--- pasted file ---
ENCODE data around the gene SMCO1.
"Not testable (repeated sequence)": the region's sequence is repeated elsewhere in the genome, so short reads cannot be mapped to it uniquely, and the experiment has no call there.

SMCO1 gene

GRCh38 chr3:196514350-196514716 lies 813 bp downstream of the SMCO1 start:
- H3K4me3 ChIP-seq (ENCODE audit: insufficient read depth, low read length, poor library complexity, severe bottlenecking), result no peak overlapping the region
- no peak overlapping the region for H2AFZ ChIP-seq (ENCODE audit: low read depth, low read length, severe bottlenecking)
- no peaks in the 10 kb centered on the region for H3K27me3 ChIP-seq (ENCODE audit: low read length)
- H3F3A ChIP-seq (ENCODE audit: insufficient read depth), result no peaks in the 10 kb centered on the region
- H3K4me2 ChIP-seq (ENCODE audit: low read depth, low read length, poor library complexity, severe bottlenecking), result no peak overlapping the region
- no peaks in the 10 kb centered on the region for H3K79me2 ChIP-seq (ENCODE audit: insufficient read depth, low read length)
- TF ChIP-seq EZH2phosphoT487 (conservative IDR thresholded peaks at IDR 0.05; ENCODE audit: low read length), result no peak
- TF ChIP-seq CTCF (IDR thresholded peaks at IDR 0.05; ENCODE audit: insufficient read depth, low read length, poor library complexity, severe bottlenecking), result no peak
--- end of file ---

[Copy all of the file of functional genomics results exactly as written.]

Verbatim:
ENCODE data around the gene SMCO1.
"Not testable (repeated sequence)": the region's sequence is repeated elsewhere in the genome, so short reads cannot be mapped to it uniquely, and the experiment has no call there.

SMCO1 gene

GRCh38 chr3:196514350-196514716 lies 813 bp downstream of the SMCO1 start:
- H3K4me3 ChIP-seq (ENCODE audit: insufficient read depth, low read length, poor library complexity, severe bottlenecking), result no peak overlapping the region
- no peak overlapping the region for H2AFZ ChIP-seq (ENCODE audit: low read depth, low read length, severe bottlenecking)
- no peaks in the 10 kb centered on the region for H3K27me3 ChIP-seq (ENCODE audit: low read length)
- H3F3A ChIP-seq (ENCODE audit: insufficient read depth), result no peaks in the 10 kb centered on the region
- H3K4me2 ChIP-seq (ENCODE audit: low read depth, low read length, poor library complexity, severe bottlenecking), result no peak overlapping the region
- no peaks in the 10 kb centered on the region for H3K79me2 ChIP-seq (ENCODE audit: insufficient read depth, low read length)
- TF ChIP-seq EZH2phosphoT487 (conservative IDR thresholded peaks at IDR 0.05; ENCODE audit: low read length), result no peak
- TF ChIP-seq CTCF (IDR thresholded peaks at IDR 0.05; ENCODE audit: insufficient read depth, low read length, poor library complexity, severe bottlenecking), result no peak